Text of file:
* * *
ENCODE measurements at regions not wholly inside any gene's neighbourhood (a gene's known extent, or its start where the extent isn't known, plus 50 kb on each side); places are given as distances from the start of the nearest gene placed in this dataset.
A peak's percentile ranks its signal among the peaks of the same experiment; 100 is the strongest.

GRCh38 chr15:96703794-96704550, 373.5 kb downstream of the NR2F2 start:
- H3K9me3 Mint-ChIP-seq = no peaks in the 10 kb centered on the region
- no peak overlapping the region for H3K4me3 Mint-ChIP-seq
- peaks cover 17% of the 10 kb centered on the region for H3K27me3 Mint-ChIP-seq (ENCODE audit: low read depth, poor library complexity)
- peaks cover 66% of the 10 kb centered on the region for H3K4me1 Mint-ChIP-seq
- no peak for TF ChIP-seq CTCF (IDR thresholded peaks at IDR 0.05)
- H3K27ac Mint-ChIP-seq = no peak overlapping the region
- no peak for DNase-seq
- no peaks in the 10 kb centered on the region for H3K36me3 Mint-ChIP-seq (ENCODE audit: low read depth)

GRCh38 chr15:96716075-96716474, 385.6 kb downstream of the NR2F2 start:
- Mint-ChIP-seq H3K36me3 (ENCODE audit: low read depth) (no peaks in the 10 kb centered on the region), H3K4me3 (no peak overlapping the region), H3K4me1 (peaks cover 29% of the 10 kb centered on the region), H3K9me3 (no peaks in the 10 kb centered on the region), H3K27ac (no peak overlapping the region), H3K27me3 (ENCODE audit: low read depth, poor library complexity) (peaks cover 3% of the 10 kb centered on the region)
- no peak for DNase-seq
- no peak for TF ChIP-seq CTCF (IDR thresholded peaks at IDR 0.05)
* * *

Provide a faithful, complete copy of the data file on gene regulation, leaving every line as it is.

ENCODE measurements at regions not wholly inside any gene's neighbourhood (a gene's known extent, or its start where the extent isn't known, plus 50 kb on each side); places are given as distances from the start of the nearest gene placed in this dataset.
A peak's percentile ranks its signal among the peaks of the same experiment; 100 is the strongest.

GRCh38 chr15:96703794-96704550, 373.5 kb downstream of the NR2F2 start:
- H3K9me3 Mint-ChIP-seq = no peaks in the 10 kb centered on the region
- no peak overlapping the region for H3K4me3 Mint-ChIP-seq
- peaks cover 17% of the 10 kb centered on the region for H3K27me3 Mint-ChIP-seq (ENCODE audit: low read depth, poor library complexity)
- peaks cover 66% of the 10 kb centered on the region for H3K4me1 Mint-ChIP-seq
- no peak for TF ChIP-seq CTCF (IDR thresholded peaks at IDR 0.05)
- H3K27ac Mint-ChIP-seq = no peak overlapping the region
- no peak for DNase-seq
- no peaks in the 10 kb centered on the region for H3K36me3 Mint-ChIP-seq (ENCODE audit: low read depth)

GRCh38 chr15:96716075-96716474, 385.6 kb downstream of the NR2F2 start:
- Mint-ChIP-seq H3K36me3 (ENCODE audit: low read depth) (no peaks in the 10 kb centered on the region), H3K4me3 (no peak overlapping the region), H3K4me1 (peaks cover 29% of the 10 kb centered on the region), H3K9me3 (no peaks in the 10 kb centered on the region), H3K27ac (no peak overlapping the region), H3K27me3 (ENCODE audit: low read depth, poor library complexity) (peaks cover 3% of the 10 kb centered on the region)
- no peak for DNase-seq
- no peak for TF ChIP-seq CTCF (IDR thresholded peaks at IDR 0.05)